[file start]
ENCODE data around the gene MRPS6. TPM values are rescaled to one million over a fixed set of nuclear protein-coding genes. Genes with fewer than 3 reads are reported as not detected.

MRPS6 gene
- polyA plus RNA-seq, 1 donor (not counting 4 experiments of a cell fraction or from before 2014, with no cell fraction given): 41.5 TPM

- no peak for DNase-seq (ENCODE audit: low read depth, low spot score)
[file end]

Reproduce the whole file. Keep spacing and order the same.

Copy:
ENCODE data around the gene MRPS6. TPM values are rescaled to one million over a fixed set of nuclear protein-coding genes. Genes with fewer than 3 reads are reported as not detected.

MRPS6 gene
- polyA plus RNA-seq, 1 donor (not counting 4 experiments of a cell fraction or from before 2014, with no cell fraction given): 41.5 TPM

- no peak for DNase-seq (ENCODE audit: low read depth, low spot score)